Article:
Several first-time home buyers struggle with a down payment when looking to purchase a home. It’s not easy for everyone to save up 20% of a home’s sale price. This can leave home buyers dreaming of owning a home instead of holding the keys in their hands.
Fortunately, those dreams can come true with the help of down payment assistance programs. Across the country, there are more than 2,400 home buyer programs available. These programs offer assistance to homebuyers to make their dreams a reality. It’s good to know your down payments options, so let’s break down the basics of these programs.
What are down payment assistance programs?
Down payment assistance programs help buyers with low-to-moderate income make down payments on their homes. These programs are helpful to home buyers as they aim to lower the monthly mortgage payment after the contract is signed. The larger the down payment, the smaller the monthly mortgage payment will be moving forward. Depending on how the assistance program is structured, these programs can help build more equity in your home on day one. They can also help pay for closing costs and limited property repairs.
How Down Payment Assistance Programs Work
There are three main types of down payment assistance programs that all provide grants, but can be structured in different ways. Before anything, home buyers should carefully research their down payment assistance program to fully understand the guidelines. In addition, be completely aware of any financial obligations the grant may consist of, such as repaying it.
The Three Main Types of Grants:
1. True Down Payment Grants
With this grant, homebuyers are not required to repay the grant at any time throughout their home ownership of the property. True down payment grants have no financial obligations or conditions that require repayment of the grant. Although this is a true gift, these grants are typically a smaller amount – up to 3% of the home purchase price.
2. Conditional Down Payment Grants
Conditional down payment grants are usually forgiven, meaning the home buyer doesn’t need to repay it. Of course, there are some guidelines to this, including living in the home for a specific amount of time (usually a five-year minimum). If the recipient sells or refinances during the first five years of homeownership, they’ll end up having to repay the grant on a prorated basis. Even though they’re subject to size limits, conditional down payment grants typical range between 5%-10% of the purchase price.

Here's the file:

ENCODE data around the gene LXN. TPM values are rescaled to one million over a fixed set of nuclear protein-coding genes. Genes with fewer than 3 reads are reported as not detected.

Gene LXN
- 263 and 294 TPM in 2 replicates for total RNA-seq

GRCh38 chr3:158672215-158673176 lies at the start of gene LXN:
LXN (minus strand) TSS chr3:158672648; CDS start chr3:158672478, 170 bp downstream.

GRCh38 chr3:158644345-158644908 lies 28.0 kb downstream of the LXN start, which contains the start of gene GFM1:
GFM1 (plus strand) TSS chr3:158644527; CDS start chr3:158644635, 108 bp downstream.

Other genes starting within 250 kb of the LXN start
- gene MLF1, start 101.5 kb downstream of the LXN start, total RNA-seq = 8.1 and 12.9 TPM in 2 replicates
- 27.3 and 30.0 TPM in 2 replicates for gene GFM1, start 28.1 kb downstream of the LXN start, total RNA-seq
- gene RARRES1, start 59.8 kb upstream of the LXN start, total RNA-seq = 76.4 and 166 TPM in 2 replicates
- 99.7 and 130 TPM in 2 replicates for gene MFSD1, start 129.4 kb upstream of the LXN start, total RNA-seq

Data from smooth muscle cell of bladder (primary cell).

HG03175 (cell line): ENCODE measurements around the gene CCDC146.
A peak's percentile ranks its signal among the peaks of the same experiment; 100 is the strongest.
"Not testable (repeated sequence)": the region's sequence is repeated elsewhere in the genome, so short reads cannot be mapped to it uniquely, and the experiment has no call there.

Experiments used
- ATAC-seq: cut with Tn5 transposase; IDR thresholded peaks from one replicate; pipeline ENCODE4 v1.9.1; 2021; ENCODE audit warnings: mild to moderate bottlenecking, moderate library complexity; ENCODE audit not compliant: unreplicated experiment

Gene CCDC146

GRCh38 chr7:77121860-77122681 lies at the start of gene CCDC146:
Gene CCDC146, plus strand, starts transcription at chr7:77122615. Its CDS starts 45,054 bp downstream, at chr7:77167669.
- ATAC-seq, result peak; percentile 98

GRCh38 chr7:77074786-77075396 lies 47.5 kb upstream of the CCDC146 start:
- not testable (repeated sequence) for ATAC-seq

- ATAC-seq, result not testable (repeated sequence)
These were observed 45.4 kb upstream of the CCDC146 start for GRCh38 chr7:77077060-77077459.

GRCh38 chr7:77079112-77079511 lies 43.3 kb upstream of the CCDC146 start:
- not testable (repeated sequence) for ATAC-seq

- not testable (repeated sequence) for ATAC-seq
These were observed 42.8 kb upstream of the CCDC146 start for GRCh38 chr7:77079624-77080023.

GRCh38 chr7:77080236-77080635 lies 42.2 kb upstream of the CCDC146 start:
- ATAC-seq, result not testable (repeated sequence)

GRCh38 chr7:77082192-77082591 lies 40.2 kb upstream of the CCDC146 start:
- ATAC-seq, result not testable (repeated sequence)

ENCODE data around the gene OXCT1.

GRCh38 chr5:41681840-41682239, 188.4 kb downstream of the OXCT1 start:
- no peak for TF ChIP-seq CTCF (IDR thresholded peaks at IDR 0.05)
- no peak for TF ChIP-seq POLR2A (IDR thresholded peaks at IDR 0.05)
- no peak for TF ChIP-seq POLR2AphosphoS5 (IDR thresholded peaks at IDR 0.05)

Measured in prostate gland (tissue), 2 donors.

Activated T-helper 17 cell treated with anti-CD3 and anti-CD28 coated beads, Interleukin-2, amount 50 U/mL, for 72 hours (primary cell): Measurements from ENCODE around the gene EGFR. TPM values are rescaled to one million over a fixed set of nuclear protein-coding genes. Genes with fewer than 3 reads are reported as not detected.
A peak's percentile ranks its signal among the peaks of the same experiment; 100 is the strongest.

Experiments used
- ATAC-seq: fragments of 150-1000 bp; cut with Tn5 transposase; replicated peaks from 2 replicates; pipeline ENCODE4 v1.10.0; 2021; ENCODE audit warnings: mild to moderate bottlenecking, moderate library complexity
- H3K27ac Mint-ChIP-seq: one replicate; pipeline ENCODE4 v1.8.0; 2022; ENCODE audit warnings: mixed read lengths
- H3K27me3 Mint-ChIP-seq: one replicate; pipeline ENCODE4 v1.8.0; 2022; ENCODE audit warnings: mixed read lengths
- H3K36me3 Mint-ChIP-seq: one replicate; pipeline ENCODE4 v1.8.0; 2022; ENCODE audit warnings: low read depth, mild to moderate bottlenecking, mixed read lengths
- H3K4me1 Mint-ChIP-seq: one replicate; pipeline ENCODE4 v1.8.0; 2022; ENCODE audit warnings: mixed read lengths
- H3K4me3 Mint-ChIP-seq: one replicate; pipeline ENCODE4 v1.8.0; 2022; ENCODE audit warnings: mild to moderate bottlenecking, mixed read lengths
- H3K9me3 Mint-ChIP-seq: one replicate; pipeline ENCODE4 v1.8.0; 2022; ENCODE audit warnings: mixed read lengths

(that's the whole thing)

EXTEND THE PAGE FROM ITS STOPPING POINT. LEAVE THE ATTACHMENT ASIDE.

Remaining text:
3. Subordinated or Silent Second Down Payment Grants
This grant accrues interests. It requires repayment in full once the new owner’s sell the home or when the homeowners vacate, payoff, or refinance the home. With this grant type, it doesn’t matter how long the homeowner lives on the property. The grant is referred to as a “silent second” due to its similar structure to a second mortgage. This down payment grant is deferred, meaning the repayment schedule isn’t triggered until a transaction takes place, such as selling the home. These deferred payments help keep the monthly mortgage affordable.
Eligibility for Down Payment Assistance
Each program eligibility varies by city, state and program provider. Potential recipients should contact their local housing agency, lender or commission to determine whether or not they qualify for the down payment assistance grant.
Borrower Qualification & Requirements
Like any grant, borrowers must meet certain qualification requirements. For a down payment assistance program, borrowers must meet credit score and financial minimums or limitations. Program requirements are often flexible when it comes to credit scores and DTI ratios.
Properties are usually required to be single-family homes. Typically, condos and apartments are not eligible, but there are some programs that do offer down payment assistance for these property types. Purchase prices may depend on the location but most programs have a purchase limit on eligible homes.
Income and Asset Limits
The gross income of the borrower must be below the program’s household income limit, which is usually the percentage of the area’s median income. The income limit can fluctuate depending on the number of people in the household. In contrast, some programs don’t base their limit on the area’s median income.
In addition to income, some programs require you to have a minimum number of assets in the bank. These assets cannot exceed the maximum or fall below the minimum threshold set forth by the program provider.
Home Buyer Counseling Class
Generally, these programs require individuals to complete a HUD approved homebuyer counseling course. It aims to help borrowers to have a full understanding mortgages and how they work, along with the commitment.
These programs require homebuyers to pay property taxes, homeowner’s insurance, and mortgage insurance, combined into an impound account. This account is a trust account controlled by the lender and is used to pay for third-party expenses such as taxes and insurance.
Who Offers Down Payment Assistance Programs?
- State Housing Finance Agencies (HFA)
- Cities and Counties
- HUD-approved state and local housing agencies